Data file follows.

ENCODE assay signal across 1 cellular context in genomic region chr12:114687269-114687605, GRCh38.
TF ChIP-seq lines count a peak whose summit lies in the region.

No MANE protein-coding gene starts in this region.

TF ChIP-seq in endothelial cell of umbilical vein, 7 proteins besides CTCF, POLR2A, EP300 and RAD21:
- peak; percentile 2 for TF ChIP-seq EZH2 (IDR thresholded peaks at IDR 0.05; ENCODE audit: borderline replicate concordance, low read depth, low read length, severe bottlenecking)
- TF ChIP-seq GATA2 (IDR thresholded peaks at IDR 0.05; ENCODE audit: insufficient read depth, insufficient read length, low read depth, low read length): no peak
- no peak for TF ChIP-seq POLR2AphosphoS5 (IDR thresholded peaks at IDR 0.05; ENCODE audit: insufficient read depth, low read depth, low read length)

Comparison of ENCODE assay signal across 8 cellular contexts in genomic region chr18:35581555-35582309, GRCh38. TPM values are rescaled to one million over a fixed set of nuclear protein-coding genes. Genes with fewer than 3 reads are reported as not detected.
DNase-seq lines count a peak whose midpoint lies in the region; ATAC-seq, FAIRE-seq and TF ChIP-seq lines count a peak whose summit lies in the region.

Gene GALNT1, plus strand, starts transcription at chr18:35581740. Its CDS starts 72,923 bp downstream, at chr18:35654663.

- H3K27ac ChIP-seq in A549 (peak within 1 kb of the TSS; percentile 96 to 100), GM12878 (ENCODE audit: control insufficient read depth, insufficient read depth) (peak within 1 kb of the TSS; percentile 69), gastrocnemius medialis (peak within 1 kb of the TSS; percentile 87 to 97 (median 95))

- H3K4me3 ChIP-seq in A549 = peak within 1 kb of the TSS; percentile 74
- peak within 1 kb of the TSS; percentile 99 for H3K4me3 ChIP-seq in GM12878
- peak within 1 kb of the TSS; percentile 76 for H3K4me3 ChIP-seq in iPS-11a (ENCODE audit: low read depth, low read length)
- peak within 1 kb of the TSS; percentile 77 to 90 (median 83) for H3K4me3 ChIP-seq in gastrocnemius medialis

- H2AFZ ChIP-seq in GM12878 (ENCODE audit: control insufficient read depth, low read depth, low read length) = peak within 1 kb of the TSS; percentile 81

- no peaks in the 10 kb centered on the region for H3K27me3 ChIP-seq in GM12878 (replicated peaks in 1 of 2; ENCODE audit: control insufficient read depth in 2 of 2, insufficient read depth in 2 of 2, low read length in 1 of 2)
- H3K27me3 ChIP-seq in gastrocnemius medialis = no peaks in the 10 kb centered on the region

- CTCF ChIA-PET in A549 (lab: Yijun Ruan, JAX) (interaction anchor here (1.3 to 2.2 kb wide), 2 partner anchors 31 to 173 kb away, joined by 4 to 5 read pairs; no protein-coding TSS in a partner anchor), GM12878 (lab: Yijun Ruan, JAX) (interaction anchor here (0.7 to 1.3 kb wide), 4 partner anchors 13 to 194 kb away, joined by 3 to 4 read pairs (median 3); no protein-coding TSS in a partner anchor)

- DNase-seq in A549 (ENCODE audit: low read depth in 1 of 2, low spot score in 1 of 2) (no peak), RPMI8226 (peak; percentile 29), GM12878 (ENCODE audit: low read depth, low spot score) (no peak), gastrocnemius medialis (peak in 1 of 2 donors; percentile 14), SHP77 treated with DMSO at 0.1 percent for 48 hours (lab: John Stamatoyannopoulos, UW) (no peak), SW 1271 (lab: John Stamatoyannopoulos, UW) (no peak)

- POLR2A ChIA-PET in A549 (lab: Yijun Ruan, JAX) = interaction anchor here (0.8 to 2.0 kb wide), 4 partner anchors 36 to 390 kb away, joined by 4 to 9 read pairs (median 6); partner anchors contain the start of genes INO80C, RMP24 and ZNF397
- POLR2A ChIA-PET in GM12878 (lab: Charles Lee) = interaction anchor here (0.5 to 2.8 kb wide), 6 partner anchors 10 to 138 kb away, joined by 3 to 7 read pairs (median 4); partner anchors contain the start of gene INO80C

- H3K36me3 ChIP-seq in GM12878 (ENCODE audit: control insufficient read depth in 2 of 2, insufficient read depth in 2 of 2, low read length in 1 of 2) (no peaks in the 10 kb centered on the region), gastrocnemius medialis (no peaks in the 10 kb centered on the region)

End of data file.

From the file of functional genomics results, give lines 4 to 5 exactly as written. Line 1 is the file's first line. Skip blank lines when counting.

TF ChIP-seq in endothelial cell of umbilical vein, 7 proteins besides CTCF, POLR2A, EP300 and RAD21:
- peak; percentile 2 for TF ChIP-seq EZH2 (IDR thresholded peaks at IDR 0.05; ENCODE audit: borderline replicate concordance, low read depth, low read length, severe bottlenecking)